Monthly Archive for November, 2012

YA Scavenger Hunt (winter edition)

Welcome to the Winter 2012 YA Scavenger Hunt! This tri-annual event was first organized by author Colleen Houck as a way for readers to get exclusive bonus material from their favorite authors… and a chance to win some awesome prizes! In this hunt, you not only have access to exclusive content from each author, you also get clues at each stop for the scavenger hunt. Add up the clues, and you can enter for our prize–one lucky winner will receive signed books from authors on the hunt in my team! But play fast: This contest (and all the exclusive bonus material) will only be online for 72 hours!
Go to the YA Scavenger Hunt page to find out all about the hunt. There are TWO contests going on simultaneously, and you can enter one or both! I am a part of the RED TEAM–but there is also a Blue Team for a chance to win a whole different set of signed books!

If you’d like to find out more about the hunt, including links to all the participating authors and a full list of prizes up for grabs, go to the YA Scavenger Hunt homepage.

 

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once and future things

Apologies for failing to follow up sooner on my swag giveaway during the YAmazing Race at the beginning of this month. I was distracted with writing other blog posts, like Alternate Wednesday (new post next week!), trying to make progress in my ever growing to-do list, and adopting a wonderful new dog. :)

In any case, I did tally up all the entries and run them through random.org to randomly select a winner: Marie-Michel Pagé! Congratulations to Marie-Michel–your prize is in the mail!–and thank you all for participating.

Good news if you’d like another shot at winning fabulous prizes: Tomorrow the Winter 2012 YA Scavenger Hunt will begin at noon Pacific time and run for the next three days, offering the opportunity for you to win a massive number of free books, including a signed copy of Quantum Coin. I’ll be hosting another small giveaway of my own here on my blog, so you’ll have an extra chance to win. So stop by tomorrow at 3:00pm (EST)  to find out all about it!

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alternate wednesday: Sliders Re-Watch: “Pilot”

I’ve been kicking around the idea of blogging more about some of my favorite stories about parallel universes and time travel in books, film, comics, and television, but it’s been hard to set aside time to do it, and I didn’t want to write posts randomly based on whenever I get around to them. So I’ve finally hit on a blog series I’m calling Alternate Wednesday: Every other Wednesday I (and/or a guest blogger) will highlight a different take on multiple worlds, time travel, and related topics—movies like Back to the Future, shows like Quantum Leap, and so on.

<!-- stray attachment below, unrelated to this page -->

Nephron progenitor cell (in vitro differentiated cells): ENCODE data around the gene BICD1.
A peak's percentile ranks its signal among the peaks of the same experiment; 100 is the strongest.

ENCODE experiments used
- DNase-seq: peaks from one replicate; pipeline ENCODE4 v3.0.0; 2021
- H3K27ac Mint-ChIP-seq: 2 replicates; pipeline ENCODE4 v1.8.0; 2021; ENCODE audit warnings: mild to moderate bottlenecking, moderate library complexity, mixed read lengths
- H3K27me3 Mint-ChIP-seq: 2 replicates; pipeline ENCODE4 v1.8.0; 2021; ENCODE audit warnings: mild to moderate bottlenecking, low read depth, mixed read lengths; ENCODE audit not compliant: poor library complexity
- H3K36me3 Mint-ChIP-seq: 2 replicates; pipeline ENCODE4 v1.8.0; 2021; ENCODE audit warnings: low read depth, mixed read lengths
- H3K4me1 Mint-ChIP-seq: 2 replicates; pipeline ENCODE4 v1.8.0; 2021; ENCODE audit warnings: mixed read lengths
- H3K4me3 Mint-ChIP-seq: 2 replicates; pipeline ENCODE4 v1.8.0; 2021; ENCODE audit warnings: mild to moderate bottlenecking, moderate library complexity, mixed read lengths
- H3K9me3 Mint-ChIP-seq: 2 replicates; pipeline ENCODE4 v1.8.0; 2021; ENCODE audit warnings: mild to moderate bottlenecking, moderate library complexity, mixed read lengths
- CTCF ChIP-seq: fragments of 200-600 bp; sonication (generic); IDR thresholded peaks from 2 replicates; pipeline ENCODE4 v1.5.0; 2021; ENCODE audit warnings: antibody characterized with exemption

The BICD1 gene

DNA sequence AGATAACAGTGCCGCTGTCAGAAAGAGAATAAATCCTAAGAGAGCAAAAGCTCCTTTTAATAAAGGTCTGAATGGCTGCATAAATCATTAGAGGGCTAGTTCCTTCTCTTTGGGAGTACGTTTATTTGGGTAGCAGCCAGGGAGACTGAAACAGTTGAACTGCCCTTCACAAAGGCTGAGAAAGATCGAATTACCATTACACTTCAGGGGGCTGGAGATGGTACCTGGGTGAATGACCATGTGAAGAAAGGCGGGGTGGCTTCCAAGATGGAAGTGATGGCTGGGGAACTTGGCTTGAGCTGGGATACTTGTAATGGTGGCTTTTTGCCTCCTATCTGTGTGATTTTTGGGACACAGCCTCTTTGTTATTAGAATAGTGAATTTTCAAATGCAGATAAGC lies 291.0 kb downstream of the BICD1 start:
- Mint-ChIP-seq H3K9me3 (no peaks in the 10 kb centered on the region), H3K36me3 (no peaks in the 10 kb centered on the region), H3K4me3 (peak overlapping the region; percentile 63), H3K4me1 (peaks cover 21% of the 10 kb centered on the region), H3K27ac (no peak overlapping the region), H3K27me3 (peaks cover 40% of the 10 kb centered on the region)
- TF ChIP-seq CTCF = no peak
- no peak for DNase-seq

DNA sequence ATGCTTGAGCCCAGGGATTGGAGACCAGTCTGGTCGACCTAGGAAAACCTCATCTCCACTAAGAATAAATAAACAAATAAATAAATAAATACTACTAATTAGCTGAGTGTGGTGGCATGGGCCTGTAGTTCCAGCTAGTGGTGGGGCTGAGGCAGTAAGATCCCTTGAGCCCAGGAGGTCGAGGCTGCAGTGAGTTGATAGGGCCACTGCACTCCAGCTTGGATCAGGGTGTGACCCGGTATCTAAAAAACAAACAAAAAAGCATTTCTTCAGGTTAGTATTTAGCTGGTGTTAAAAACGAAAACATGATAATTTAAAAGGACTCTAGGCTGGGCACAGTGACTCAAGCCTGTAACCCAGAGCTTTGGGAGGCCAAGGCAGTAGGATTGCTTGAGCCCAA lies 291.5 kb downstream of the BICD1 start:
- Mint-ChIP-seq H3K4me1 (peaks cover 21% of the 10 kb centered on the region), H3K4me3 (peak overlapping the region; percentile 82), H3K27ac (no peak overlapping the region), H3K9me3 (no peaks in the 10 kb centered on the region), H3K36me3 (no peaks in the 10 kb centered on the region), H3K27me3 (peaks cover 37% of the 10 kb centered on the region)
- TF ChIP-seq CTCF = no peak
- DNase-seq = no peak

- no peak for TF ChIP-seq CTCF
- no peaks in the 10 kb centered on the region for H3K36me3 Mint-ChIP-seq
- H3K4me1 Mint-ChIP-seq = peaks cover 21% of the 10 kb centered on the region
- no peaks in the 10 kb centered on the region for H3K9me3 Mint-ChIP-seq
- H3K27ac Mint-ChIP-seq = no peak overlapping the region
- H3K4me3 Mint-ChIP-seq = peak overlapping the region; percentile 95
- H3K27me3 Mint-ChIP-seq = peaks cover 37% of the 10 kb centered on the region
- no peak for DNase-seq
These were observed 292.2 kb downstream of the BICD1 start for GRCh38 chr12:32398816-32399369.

Given the rich history of science fiction and fantasy, I don’t anticipate ever running out of things to cover for as long as this series continues. I’ve decided on a bi-monthly schedule to hold me accountable while also ensuring I still have time to write other things, like fiction; I’m timing this series so that I can update this blog on the alternating weeks when I’m not writing a Star Trek: The Next Generation Re-Watch post over at The Viewscreen. If this somehow gets popular or I have a lot of extra content for it, I may just have two different tracks of posts alternating every Wednesday. Who knows? Anything is possible.

To start things off, I decided to follow through on another ill-conceived plan I had a while back, to rewatch Sliders. (You remember Sliders, don’t you?) I’m flattered that my editor at Pyr, Lou Anders, describes my book Fair Coin as “Sliders if it were good.” I’ve wanted to defend the show as at least occasionally good, but I couldn’t back that up since I hadn’t seen it in such a long time; knowing the obvious similarities, I consciously tried to make my novels as little like Sliders as I could, with mixed results.

But I recently picked up seasons 1 through 4 on DVD on the cheap, and I’ve never even seen the last two seasons (along with most other people), so I figured I would give this a shot. I don’t know how often I’ll post recaps and reviews of subsequent episodes, but I do intend to watch them all eventually, in the originally intended order. It all depends on if anyone cares–and hey, if another blog wants to pay me to do more of these, that would be all the justification I need! (Hint hint, nudge nudge, wink wink.) At the very least, you can expect sporadic Sliders Re-watch posts here until I or my readers lose interest. Posts will loosely follow the Recap/Analysis format Torie and I established for our Star Trek Re-Watch.